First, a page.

In the opening of the movie Watchmen, when Bob Dylan's "The Times They Are a-Changin'" is playing, there is a scene where a harmless teenage girl steps forward and tries to put a flower in a soldier's rifle's muzzle but the soldier shoots anyway. Is this scene based on real history? Was there a specific event that happened just like the movie showed?

2 Answers 2


The scene appears to be an homage to the classic 1967 photo "Flower Power" by Bernie Boston.

Flower Power is an historic photograph taken by photographer Bernie Boston for the now-defunct Washington Star. It was nominated for the 1967 Pulitzer Prize. Taken on October 21, 1967, during a march to the Pentagon, the iconic photo shows a young, long-haired Vietnam protestor in a turtleneck sweater, placing carnations into the barrel of a rifle of a National Guardsman.

Obviously in the original incident, the gun was never fired. In the world of the Watchmen, this is subverted.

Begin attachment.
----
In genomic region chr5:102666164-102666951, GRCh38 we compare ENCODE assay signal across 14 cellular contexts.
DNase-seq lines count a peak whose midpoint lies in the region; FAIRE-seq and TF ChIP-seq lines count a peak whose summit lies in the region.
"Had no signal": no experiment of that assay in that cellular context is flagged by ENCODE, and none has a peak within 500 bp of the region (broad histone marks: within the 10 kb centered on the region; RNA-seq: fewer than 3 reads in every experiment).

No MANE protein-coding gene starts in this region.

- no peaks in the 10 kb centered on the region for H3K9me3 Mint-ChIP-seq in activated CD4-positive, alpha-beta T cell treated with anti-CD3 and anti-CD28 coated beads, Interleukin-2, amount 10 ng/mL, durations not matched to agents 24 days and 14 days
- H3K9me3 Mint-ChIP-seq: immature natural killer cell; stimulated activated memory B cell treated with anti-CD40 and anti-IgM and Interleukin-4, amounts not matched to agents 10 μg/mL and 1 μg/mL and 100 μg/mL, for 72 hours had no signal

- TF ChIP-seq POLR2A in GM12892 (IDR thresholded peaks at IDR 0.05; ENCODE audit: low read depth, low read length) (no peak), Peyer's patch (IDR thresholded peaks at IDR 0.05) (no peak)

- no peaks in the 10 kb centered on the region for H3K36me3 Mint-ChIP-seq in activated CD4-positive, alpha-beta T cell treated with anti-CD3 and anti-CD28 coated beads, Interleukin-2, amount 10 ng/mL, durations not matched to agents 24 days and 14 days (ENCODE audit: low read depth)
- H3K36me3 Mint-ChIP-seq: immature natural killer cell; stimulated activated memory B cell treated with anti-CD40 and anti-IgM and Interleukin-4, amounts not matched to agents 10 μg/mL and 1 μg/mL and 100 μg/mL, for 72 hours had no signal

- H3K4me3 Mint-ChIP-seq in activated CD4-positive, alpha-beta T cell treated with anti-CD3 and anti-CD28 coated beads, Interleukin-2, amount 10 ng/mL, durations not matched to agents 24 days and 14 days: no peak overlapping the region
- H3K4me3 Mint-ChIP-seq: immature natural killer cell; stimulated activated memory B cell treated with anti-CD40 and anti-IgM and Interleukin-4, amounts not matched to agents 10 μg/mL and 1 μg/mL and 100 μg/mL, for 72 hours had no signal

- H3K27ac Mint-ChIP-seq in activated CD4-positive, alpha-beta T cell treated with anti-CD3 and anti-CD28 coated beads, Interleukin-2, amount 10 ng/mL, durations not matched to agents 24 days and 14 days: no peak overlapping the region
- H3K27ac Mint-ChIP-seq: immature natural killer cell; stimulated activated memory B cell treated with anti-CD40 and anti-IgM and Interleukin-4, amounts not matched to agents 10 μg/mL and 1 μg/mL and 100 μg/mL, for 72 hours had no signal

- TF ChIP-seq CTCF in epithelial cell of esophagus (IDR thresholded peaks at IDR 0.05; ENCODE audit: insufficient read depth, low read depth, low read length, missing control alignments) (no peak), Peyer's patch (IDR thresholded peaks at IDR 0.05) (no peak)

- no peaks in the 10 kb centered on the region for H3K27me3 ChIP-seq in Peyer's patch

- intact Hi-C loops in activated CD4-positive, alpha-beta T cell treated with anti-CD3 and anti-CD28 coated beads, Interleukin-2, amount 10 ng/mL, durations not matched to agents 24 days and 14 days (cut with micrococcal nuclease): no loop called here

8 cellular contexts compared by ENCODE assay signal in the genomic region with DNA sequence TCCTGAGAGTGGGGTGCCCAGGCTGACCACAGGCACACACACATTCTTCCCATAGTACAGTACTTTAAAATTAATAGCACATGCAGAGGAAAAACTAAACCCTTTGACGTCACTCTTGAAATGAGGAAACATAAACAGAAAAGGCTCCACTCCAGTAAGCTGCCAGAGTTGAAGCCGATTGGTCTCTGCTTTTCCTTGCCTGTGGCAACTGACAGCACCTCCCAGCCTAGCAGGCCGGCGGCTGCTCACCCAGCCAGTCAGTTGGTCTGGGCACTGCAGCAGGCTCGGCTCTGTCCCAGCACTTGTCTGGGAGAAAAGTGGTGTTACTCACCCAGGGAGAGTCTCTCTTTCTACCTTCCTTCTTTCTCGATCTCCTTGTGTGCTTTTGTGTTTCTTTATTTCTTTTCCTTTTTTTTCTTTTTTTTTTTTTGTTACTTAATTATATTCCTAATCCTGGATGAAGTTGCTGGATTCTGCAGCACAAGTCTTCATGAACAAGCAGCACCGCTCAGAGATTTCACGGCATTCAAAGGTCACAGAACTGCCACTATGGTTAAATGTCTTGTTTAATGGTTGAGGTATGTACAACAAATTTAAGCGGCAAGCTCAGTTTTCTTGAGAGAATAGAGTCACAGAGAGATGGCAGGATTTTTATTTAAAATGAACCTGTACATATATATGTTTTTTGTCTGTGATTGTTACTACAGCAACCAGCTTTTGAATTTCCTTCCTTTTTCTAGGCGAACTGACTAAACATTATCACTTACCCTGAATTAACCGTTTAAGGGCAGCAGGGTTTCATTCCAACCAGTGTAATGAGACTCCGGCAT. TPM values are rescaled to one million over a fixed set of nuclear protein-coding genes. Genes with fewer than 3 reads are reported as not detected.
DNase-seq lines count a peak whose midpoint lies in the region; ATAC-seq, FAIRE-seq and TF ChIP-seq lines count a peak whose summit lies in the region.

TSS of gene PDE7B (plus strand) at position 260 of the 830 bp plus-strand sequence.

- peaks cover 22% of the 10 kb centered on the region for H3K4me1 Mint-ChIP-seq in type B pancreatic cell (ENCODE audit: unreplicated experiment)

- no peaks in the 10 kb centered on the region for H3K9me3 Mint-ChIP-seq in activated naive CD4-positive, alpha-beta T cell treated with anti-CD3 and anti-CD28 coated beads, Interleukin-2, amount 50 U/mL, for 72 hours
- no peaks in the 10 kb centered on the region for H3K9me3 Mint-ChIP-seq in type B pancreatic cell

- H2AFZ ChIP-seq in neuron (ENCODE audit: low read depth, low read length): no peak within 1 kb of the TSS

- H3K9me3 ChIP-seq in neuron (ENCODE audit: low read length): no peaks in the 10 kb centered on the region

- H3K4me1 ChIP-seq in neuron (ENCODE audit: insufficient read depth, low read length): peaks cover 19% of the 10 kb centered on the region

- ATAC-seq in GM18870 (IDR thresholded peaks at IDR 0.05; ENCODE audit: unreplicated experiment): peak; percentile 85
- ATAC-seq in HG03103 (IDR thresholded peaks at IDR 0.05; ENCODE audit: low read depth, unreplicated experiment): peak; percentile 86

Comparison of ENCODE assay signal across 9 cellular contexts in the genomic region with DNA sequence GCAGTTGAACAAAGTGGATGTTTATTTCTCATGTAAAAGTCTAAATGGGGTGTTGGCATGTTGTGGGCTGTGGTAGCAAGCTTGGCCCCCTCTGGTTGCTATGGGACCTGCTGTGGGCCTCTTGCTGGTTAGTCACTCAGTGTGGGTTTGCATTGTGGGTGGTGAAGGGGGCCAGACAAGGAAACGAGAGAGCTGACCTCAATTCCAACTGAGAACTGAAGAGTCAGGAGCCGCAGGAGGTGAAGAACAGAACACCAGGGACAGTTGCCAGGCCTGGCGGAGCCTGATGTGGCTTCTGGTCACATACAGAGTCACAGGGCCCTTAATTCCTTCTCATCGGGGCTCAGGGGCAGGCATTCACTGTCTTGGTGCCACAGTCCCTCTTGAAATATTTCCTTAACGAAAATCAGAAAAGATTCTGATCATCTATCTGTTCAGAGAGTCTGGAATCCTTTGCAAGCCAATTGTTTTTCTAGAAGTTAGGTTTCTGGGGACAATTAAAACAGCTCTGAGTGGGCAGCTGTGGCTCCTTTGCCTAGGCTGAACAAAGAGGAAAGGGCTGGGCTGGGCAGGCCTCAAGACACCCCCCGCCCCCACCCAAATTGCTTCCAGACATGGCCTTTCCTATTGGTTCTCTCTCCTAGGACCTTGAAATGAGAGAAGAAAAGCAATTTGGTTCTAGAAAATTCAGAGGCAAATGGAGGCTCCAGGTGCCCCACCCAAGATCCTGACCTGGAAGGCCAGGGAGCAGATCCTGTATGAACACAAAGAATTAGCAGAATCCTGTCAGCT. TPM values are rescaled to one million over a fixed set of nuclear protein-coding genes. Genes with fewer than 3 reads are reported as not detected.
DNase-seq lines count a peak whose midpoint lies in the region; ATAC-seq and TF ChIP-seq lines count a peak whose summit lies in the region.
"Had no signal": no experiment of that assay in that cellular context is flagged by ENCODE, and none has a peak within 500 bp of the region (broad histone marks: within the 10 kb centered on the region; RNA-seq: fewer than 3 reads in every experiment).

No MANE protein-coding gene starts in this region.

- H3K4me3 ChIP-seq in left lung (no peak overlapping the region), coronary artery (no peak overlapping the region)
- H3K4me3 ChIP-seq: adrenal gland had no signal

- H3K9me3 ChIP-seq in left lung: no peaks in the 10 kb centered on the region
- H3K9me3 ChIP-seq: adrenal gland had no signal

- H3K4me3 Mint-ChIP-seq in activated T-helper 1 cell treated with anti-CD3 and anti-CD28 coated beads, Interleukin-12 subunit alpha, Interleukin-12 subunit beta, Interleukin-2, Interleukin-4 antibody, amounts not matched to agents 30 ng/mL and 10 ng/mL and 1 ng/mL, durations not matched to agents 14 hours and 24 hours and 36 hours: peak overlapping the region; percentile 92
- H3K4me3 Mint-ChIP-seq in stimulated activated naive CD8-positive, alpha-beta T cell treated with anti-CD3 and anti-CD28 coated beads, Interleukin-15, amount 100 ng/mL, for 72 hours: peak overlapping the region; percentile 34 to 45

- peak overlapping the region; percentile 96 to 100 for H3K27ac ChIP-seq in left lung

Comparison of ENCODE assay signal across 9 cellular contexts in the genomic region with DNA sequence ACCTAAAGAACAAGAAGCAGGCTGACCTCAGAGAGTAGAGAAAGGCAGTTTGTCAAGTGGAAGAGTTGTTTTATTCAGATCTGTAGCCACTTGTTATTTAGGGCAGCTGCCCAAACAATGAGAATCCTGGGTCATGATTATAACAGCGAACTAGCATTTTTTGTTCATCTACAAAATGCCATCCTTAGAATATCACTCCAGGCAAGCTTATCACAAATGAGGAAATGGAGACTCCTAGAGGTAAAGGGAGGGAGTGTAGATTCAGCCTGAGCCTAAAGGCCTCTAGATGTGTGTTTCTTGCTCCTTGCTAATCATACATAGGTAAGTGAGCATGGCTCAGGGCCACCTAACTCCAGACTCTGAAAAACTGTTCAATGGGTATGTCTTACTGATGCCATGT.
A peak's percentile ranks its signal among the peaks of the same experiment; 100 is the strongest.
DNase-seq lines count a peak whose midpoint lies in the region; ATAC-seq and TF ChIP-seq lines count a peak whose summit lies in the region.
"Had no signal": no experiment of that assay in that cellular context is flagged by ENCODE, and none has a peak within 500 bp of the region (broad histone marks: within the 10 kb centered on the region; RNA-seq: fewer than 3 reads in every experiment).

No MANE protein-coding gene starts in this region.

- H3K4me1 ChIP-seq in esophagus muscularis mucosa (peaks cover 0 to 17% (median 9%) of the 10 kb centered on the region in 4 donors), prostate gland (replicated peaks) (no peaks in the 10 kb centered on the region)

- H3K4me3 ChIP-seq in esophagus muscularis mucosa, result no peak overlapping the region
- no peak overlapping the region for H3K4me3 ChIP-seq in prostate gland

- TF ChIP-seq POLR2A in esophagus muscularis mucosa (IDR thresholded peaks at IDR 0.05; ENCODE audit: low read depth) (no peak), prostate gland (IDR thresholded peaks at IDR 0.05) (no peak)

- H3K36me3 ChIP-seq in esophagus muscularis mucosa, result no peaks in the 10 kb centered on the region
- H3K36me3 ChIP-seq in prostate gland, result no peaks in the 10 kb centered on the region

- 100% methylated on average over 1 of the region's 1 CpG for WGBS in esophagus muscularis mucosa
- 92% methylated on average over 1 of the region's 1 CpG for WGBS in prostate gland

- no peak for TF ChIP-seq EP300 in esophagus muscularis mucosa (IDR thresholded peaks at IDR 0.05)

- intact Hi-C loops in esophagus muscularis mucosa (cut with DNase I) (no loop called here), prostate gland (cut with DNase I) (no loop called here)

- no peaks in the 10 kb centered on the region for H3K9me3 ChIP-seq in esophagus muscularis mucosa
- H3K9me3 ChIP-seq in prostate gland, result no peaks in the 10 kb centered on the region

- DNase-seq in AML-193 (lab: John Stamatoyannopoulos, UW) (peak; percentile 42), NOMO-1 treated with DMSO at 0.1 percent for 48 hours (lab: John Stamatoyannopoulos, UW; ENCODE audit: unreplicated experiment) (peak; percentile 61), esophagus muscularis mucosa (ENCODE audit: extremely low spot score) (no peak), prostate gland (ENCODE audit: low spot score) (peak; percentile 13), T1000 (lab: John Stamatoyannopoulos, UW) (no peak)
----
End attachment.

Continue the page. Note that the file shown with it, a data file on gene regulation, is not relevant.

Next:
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The reference is clearly referring to to widespread trope of "peaceful protesters against the Vietnam war putting flowers in guns" (as @user7812 suggests in their answer through the trope is wider than a reference to just one iconic photo).

But the movie may be conflating this reference with other incidents that occurred during Vietnam War protests. An example would be the Kent State Shootings in 1970, when the National Guard fired on unarmed students protesting agains one of Nixon's exacerbations of the war, killing several.

And, don't forget, the movie's alternative timeline has Nixon surviving much more successfully than in the real world and actually winning the war. In addition to that, it is clearly shown in the alternative timeline that Nixon used a variety of nefarious techniques to defeat opposing and protesters (The Comedian was implicated in the Kennedy Assassination, Nixon's team killed the Watergate Journalists before they could publish the evidence that, in our timeline, destroyed Nixon's presidency). So the movie may be not just be conflating several historical incidences, but hinting that Nixon got away with much more brutal activities in his suppression of anti-war protest.

So the movie scene is not just conflating real history, but distorting it in a way that is entirely consistent with its alternative history.

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